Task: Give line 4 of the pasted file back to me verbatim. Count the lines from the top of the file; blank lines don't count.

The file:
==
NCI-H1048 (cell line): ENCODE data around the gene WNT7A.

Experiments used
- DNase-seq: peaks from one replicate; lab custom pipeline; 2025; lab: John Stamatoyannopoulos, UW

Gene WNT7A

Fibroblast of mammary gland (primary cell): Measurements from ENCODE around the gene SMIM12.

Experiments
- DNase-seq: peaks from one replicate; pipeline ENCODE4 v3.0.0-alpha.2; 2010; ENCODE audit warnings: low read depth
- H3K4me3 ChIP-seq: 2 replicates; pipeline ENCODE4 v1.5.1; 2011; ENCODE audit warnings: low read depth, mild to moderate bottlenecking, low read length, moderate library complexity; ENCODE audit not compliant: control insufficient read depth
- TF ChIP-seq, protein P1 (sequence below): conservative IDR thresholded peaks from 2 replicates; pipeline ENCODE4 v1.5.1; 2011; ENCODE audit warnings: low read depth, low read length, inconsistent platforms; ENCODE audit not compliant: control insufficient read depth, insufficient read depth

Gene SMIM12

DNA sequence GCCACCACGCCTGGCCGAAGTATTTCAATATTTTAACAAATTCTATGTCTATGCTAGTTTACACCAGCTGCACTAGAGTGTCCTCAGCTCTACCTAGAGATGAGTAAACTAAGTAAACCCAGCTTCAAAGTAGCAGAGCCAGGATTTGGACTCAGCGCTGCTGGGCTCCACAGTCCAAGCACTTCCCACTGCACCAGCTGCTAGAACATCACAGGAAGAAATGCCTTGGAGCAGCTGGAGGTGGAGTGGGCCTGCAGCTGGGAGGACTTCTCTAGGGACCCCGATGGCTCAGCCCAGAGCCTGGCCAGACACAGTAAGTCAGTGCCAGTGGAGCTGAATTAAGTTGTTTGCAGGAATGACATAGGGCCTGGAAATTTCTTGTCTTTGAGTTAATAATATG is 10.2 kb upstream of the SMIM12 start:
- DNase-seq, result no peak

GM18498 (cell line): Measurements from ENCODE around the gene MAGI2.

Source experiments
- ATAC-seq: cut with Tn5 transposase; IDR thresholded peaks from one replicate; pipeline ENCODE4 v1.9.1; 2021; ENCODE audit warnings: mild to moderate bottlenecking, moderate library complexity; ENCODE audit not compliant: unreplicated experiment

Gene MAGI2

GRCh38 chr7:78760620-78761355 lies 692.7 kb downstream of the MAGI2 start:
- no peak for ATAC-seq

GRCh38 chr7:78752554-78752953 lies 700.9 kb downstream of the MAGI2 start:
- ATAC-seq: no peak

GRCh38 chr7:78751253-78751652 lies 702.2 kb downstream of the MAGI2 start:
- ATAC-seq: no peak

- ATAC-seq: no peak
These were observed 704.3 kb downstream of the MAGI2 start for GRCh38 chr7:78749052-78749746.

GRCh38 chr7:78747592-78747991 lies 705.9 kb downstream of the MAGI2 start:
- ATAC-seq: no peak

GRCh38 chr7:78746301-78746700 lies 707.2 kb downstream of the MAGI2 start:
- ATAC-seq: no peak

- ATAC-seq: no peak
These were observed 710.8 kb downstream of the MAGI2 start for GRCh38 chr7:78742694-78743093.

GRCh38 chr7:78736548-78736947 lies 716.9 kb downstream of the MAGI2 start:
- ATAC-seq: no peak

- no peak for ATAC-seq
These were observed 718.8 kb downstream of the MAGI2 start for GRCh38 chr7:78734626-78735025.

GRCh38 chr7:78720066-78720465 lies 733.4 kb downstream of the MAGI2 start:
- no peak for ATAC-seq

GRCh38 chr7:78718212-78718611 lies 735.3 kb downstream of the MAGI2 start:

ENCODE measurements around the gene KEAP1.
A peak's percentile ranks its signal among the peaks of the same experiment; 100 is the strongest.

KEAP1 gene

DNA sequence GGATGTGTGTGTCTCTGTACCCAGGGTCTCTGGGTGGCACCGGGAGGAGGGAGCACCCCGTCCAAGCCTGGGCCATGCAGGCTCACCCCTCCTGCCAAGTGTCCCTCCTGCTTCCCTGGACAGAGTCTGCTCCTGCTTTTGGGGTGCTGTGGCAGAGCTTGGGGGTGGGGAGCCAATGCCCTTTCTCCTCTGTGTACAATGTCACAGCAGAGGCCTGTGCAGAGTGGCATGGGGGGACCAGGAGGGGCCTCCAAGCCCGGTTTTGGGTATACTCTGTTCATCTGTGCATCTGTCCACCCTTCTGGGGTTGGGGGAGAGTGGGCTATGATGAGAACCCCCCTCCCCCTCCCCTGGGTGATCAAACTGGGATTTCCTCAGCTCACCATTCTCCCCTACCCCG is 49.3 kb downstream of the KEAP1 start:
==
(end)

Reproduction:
Gene WNT7A